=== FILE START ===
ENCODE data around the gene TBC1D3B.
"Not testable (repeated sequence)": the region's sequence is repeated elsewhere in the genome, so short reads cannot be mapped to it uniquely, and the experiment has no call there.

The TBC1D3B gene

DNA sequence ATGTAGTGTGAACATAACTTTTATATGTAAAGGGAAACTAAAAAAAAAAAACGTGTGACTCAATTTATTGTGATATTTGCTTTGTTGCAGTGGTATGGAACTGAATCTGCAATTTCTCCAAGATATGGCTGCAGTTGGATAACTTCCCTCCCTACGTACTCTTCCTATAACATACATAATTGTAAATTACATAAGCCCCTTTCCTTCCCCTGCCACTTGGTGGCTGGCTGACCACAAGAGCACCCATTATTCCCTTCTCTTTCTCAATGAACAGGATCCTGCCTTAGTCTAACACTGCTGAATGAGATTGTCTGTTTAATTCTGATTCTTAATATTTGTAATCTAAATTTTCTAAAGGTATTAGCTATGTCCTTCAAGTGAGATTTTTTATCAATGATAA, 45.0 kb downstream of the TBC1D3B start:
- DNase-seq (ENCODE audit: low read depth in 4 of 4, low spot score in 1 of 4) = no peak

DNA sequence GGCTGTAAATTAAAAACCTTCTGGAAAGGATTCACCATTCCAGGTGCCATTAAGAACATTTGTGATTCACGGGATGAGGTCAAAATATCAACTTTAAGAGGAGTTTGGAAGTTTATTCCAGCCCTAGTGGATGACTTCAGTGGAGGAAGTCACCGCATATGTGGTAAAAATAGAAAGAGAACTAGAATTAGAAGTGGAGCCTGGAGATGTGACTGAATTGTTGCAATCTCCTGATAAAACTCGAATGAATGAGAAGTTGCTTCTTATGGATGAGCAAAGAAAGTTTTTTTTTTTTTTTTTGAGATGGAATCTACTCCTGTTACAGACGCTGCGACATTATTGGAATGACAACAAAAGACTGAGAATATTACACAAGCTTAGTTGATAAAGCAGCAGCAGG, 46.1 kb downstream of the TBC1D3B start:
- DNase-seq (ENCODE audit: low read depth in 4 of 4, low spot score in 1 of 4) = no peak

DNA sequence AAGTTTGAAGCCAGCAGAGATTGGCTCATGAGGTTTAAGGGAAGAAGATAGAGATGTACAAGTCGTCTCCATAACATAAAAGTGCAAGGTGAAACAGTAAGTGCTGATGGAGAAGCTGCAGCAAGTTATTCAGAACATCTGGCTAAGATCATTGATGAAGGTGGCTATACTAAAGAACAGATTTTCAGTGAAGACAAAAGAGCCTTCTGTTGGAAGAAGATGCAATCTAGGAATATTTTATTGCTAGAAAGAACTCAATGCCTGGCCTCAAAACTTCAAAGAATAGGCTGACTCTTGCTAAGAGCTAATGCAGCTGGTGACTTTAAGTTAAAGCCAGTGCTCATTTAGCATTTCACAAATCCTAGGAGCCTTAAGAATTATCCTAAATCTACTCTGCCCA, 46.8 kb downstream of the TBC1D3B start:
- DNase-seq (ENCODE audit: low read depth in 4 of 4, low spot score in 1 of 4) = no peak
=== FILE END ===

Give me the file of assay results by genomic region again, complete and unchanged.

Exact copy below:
ENCODE data around the gene TBC1D3B.
"Not testable (repeated sequence)": the region's sequence is repeated elsewhere in the genome, so short reads cannot be mapped to it uniquely, and the experiment has no call there.

The TBC1D3B gene

DNA sequence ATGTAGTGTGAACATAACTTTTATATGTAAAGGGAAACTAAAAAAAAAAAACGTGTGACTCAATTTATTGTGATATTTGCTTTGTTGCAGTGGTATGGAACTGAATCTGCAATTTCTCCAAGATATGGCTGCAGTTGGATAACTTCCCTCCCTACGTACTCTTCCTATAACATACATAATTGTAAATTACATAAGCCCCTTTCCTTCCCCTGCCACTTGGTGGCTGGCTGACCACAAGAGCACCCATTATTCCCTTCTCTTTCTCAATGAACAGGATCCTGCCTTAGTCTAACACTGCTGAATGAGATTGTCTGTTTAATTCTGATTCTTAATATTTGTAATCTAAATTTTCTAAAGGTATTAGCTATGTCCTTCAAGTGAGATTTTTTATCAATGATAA, 45.0 kb downstream of the TBC1D3B start:
- DNase-seq (ENCODE audit: low read depth in 4 of 4, low spot score in 1 of 4) = no peak

DNA sequence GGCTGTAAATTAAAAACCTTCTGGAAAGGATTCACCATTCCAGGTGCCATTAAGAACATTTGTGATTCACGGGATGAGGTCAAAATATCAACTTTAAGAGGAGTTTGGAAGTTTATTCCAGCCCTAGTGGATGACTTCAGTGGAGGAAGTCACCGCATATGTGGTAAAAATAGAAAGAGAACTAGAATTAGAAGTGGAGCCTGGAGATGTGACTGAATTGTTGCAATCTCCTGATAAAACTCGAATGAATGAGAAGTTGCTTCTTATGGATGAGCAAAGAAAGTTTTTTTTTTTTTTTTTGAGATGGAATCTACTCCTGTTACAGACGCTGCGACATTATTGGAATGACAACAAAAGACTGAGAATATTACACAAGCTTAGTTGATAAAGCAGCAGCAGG, 46.1 kb downstream of the TBC1D3B start:
- DNase-seq (ENCODE audit: low read depth in 4 of 4, low spot score in 1 of 4) = no peak

DNA sequence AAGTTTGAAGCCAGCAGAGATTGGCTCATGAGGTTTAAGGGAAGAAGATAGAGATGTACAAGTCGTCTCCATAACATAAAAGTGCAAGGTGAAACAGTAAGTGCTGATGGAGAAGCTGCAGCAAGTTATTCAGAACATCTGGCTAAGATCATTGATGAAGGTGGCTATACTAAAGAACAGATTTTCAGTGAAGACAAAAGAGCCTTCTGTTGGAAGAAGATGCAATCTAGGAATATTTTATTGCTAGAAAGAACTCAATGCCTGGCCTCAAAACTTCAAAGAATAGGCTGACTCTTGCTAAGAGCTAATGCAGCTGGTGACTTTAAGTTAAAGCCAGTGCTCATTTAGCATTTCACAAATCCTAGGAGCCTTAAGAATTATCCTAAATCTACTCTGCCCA, 46.8 kb downstream of the TBC1D3B start:
- DNase-seq (ENCODE audit: low read depth in 4 of 4, low spot score in 1 of 4) = no peak